As anyone who persevered with “The Trial of a Time Lord” through to its high-octane denouement will surely attest, there was scarcely ever any reason to fear for the strength of Jayston’s third performance in perhaps his most infamous role, and indeed, despite being forced to dip into the realms of melodrama on occasion here just as he did in the original 1986 adventure, he doesn’t hold back when delivering the manipulative, psychologically assaulting and yet at times somehow subtly charismatic (proof if ever any was needed that the Valeyard hasn’t sacrificed everything in the name of peace and sanity at this point as was the case with John Hurt’s Time War-bound incarnation) dialogue afforded to him both over the course of House’s second half by Barnes as well as in The Last Adventure’s two remaining instalments. Nevertheless, with ‘Sixie’ curiously relegated from the bulk of proceedings despite the moments preceding his demise supposedly being intended to form the crux of this long-awaited set, it would seem that Barnes didn’t quite heed to the collection’s overarching criteria in this regard, something which would be that much more forgivable were it not for the disheartening lack of innovation present in his uninspired setting, a near-fatal flaw which only just fails to cripple The Red House entirely, with its redemption coming only fleetingly in the form of Jayston’s various prolonged (and oh-so-welcome) cameos.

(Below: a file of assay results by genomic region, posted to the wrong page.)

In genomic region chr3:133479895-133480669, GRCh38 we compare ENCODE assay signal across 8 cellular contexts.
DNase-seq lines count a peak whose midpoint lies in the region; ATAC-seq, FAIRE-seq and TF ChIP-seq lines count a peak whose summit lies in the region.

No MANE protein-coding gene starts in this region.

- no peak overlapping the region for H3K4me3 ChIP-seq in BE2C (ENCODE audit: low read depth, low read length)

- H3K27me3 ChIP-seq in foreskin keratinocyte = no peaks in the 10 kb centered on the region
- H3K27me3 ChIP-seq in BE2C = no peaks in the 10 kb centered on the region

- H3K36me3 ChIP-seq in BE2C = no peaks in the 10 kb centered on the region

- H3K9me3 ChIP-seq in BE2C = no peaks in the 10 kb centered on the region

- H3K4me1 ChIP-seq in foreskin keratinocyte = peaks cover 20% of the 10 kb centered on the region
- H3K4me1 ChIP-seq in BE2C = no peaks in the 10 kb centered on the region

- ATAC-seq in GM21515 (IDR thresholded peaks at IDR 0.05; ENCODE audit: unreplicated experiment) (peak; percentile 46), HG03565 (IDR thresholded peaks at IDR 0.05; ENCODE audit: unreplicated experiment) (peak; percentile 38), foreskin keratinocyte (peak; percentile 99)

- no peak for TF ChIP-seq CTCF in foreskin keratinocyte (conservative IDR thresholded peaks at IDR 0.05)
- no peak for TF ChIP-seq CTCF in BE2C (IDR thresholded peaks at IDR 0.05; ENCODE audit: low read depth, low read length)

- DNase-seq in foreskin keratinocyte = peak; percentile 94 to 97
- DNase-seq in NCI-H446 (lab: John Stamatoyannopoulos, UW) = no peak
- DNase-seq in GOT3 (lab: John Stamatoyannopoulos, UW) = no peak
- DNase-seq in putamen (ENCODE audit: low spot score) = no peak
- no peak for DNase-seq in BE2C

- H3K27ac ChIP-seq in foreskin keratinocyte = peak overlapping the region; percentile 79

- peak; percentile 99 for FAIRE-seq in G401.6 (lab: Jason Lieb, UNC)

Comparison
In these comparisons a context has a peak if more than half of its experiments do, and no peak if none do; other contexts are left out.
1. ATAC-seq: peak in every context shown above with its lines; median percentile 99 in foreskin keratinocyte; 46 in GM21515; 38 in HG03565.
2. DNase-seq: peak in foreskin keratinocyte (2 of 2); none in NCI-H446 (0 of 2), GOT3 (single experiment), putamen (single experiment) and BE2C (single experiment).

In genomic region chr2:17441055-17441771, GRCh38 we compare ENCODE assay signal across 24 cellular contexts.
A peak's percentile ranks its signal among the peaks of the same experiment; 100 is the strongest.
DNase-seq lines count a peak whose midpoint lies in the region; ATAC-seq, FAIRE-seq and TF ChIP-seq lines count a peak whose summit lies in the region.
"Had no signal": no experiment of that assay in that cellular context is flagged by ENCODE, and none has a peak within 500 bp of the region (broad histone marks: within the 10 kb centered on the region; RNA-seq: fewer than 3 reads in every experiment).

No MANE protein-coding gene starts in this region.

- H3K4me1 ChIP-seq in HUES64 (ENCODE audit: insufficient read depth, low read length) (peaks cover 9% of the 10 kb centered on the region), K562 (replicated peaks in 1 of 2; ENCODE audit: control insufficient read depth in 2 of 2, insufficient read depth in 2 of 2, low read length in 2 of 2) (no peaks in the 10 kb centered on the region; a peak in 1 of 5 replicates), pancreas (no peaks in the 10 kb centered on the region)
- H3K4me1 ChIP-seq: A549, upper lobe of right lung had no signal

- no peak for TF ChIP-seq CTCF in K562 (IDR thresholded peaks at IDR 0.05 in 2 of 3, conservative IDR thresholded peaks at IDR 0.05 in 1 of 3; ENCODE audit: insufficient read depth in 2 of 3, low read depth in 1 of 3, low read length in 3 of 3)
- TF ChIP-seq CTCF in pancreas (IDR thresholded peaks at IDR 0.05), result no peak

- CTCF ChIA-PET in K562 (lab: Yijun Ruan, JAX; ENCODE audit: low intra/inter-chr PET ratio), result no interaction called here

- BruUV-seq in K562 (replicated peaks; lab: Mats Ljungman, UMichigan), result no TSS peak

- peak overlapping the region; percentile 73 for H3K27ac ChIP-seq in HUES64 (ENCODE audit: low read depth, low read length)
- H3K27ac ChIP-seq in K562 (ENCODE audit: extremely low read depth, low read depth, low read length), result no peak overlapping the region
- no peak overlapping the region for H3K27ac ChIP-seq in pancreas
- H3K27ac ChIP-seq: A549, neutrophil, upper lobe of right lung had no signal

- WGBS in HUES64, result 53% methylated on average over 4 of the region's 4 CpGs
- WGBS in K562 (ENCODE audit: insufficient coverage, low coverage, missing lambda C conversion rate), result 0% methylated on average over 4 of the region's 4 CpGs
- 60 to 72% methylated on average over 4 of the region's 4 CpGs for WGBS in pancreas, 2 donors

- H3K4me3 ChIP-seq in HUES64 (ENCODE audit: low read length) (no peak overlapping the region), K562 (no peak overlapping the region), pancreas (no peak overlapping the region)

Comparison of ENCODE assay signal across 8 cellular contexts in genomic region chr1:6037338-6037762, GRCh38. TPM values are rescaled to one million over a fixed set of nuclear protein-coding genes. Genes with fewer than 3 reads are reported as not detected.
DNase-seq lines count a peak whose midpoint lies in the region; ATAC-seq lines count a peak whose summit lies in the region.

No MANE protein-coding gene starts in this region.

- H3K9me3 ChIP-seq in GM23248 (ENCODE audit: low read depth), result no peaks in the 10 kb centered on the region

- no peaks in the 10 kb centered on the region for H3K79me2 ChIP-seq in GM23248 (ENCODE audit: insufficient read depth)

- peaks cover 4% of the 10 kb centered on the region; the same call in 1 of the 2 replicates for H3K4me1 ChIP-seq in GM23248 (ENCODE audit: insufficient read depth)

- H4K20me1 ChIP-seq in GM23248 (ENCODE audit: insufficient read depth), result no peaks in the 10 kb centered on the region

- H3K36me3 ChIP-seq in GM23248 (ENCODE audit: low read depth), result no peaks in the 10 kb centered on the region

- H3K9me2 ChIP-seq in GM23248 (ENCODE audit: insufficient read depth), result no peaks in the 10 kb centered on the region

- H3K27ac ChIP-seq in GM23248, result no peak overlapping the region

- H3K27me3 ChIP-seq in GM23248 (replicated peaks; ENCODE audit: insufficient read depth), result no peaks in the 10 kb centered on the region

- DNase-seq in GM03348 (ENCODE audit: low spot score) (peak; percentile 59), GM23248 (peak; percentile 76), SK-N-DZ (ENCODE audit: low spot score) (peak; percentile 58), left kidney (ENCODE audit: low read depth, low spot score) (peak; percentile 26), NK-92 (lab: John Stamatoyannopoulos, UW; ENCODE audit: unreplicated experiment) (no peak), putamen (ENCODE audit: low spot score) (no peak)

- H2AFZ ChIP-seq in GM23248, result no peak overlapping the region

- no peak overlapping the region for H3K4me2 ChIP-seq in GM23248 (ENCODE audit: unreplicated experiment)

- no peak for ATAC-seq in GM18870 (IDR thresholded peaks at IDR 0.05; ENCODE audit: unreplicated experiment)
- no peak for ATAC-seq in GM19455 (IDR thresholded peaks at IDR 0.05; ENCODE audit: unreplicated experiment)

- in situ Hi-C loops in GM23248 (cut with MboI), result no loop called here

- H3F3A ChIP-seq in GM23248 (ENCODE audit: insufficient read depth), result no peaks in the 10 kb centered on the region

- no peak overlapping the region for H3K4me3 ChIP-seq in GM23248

Stage Fright:

For those beginning to question the need for their investment in this hefty £20 or £40 title having reached the halfway point of this review and having read of the considerable shortcomings sported by Red House – as well as to a far lesser extent End of the Line – now’s the time to breathe a hearty sigh of relief. Whilst this reviewer’s overall familiarity with Victorian quasi-detectives Henry Gordon Jago (Christopher Benjamin) and Gordon Litefoot (Trevor Baxter) didn’t extend far beyond his initial viewing of “The Talons of Weng-Chiang” (an entertainingly fast-paced, if at times disbelief-testing, introductory tale first broadcast as part of the Fourth Doctor era in 1977, though this won’t exactly come as news to the characters’ ever-expanding fan-base) when the time came to consume “Stage Fright” in its delightful 60-minute entirety, this lack of knowledge regarding in particular the history of Big Finish’s aptly-named Who spin-off Jago & Litefoot didn’t prevent Last Adventure’s penultimate instalment from easily ranking as the most satisfying entry of the bunch by an immeasurable distance.